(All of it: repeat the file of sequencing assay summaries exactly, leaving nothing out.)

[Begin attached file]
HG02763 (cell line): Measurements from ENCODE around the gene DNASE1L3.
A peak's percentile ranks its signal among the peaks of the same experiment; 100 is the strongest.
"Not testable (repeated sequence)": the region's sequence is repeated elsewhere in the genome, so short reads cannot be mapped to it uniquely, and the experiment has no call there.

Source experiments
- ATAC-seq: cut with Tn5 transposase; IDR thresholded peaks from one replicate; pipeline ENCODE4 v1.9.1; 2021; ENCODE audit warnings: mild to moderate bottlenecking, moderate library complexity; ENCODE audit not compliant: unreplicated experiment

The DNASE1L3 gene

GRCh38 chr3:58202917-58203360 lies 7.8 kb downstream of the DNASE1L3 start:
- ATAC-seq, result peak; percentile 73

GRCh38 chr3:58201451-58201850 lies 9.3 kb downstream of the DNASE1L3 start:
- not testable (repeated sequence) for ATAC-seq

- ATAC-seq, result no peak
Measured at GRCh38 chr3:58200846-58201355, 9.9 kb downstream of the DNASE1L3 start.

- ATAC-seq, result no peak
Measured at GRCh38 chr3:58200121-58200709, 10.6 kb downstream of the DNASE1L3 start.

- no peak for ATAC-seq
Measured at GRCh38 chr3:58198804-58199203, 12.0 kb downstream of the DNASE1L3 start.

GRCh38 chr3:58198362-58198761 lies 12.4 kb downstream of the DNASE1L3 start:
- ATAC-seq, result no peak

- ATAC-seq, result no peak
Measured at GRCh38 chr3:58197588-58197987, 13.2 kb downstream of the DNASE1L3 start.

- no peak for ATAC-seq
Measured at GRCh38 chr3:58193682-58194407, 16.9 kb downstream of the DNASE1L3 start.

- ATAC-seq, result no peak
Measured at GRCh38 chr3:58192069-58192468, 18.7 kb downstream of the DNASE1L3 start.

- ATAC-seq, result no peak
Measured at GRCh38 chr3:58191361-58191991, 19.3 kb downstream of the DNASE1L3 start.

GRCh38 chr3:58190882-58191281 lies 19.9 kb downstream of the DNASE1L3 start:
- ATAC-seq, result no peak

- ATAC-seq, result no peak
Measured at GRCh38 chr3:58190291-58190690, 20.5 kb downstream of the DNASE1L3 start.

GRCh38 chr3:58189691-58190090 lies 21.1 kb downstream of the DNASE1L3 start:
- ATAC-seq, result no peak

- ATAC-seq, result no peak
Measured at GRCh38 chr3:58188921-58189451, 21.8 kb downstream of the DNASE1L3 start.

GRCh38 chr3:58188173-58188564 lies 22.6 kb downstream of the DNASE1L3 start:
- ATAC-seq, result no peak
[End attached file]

HG02763 (cell line): Measurements from ENCODE around the gene DNASE1L3.
A peak's percentile ranks its signal among the peaks of the same experiment; 100 is the strongest.
"Not testable (repeated sequence)": the region's sequence is repeated elsewhere in the genome, so short reads cannot be mapped to it uniquely, and the experiment has no call there.

Source experiments
- ATAC-seq: cut with Tn5 transposase; IDR thresholded peaks from one replicate; pipeline ENCODE4 v1.9.1; 2021; ENCODE audit warnings: mild to moderate bottlenecking, moderate library complexity; ENCODE audit not compliant: unreplicated experiment

The DNASE1L3 gene

GRCh38 chr3:58202917-58203360 lies 7.8 kb downstream of the DNASE1L3 start:
- ATAC-seq, result peak; percentile 73

GRCh38 chr3:58201451-58201850 lies 9.3 kb downstream of the DNASE1L3 start:
- not testable (repeated sequence) for ATAC-seq

- ATAC-seq, result no peak
Measured at GRCh38 chr3:58200846-58201355, 9.9 kb downstream of the DNASE1L3 start.

- ATAC-seq, result no peak
Measured at GRCh38 chr3:58200121-58200709, 10.6 kb downstream of the DNASE1L3 start.

- no peak for ATAC-seq
Measured at GRCh38 chr3:58198804-58199203, 12.0 kb downstream of the DNASE1L3 start.

GRCh38 chr3:58198362-58198761 lies 12.4 kb downstream of the DNASE1L3 start:
- ATAC-seq, result no peak

- ATAC-seq, result no peak
Measured at GRCh38 chr3:58197588-58197987, 13.2 kb downstream of the DNASE1L3 start.

- no peak for ATAC-seq
Measured at GRCh38 chr3:58193682-58194407, 16.9 kb downstream of the DNASE1L3 start.

- ATAC-seq, result no peak
Measured at GRCh38 chr3:58192069-58192468, 18.7 kb downstream of the DNASE1L3 start.

- ATAC-seq, result no peak
Measured at GRCh38 chr3:58191361-58191991, 19.3 kb downstream of the DNASE1L3 start.

GRCh38 chr3:58190882-58191281 lies 19.9 kb downstream of the DNASE1L3 start:
- ATAC-seq, result no peak

- ATAC-seq, result no peak
Measured at GRCh38 chr3:58190291-58190690, 20.5 kb downstream of the DNASE1L3 start.

GRCh38 chr3:58189691-58190090 lies 21.1 kb downstream of the DNASE1L3 start:
- ATAC-seq, result no peak

- ATAC-seq, result no peak
Measured at GRCh38 chr3:58188921-58189451, 21.8 kb downstream of the DNASE1L3 start.

GRCh38 chr3:58188173-58188564 lies 22.6 kb downstream of the DNASE1L3 start:
- ATAC-seq, result no peak